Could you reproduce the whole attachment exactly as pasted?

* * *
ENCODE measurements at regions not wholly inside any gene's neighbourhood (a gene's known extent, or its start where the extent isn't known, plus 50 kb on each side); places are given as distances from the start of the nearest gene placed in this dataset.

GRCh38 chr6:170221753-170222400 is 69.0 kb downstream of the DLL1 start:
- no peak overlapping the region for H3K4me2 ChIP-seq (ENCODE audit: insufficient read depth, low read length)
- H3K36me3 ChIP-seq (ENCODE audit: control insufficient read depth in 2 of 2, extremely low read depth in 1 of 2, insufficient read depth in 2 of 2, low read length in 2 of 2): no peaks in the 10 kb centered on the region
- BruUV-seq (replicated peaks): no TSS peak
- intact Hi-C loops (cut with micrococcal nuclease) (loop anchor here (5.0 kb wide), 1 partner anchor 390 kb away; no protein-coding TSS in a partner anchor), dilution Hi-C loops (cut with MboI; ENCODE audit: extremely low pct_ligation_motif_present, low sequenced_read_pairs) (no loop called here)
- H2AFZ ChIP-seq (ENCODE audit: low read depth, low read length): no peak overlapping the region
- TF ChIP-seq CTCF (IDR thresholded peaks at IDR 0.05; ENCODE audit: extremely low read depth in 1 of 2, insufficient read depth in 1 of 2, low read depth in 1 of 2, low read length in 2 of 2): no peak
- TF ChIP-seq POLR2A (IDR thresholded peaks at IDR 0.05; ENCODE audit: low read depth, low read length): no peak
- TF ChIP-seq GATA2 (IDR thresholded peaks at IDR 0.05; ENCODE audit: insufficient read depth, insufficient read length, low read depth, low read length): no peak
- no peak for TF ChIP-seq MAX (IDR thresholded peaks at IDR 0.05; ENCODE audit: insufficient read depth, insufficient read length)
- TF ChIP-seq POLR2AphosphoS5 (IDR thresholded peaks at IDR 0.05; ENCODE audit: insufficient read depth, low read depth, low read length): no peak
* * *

ENCODE measurements at regions not wholly inside any gene's neighbourhood (a gene's known extent, or its start where the extent isn't known, plus 50 kb on each side); places are given as distances from the start of the nearest gene placed in this dataset.

GRCh38 chr6:170221753-170222400 is 69.0 kb downstream of the DLL1 start:
- no peak overlapping the region for H3K4me2 ChIP-seq (ENCODE audit: insufficient read depth, low read length)
- H3K36me3 ChIP-seq (ENCODE audit: control insufficient read depth in 2 of 2, extremely low read depth in 1 of 2, insufficient read depth in 2 of 2, low read length in 2 of 2): no peaks in the 10 kb centered on the region
- BruUV-seq (replicated peaks): no TSS peak
- intact Hi-C loops (cut with micrococcal nuclease) (loop anchor here (5.0 kb wide), 1 partner anchor 390 kb away; no protein-coding TSS in a partner anchor), dilution Hi-C loops (cut with MboI; ENCODE audit: extremely low pct_ligation_motif_present, low sequenced_read_pairs) (no loop called here)
- H2AFZ ChIP-seq (ENCODE audit: low read depth, low read length): no peak overlapping the region
- TF ChIP-seq CTCF (IDR thresholded peaks at IDR 0.05; ENCODE audit: extremely low read depth in 1 of 2, insufficient read depth in 1 of 2, low read depth in 1 of 2, low read length in 2 of 2): no peak
- TF ChIP-seq POLR2A (IDR thresholded peaks at IDR 0.05; ENCODE audit: low read depth, low read length): no peak
- TF ChIP-seq GATA2 (IDR thresholded peaks at IDR 0.05; ENCODE audit: insufficient read depth, insufficient read length, low read depth, low read length): no peak
- no peak for TF ChIP-seq MAX (IDR thresholded peaks at IDR 0.05; ENCODE audit: insufficient read depth, insufficient read length)
- TF ChIP-seq POLR2AphosphoS5 (IDR thresholded peaks at IDR 0.05; ENCODE audit: insufficient read depth, low read depth, low read length): no peak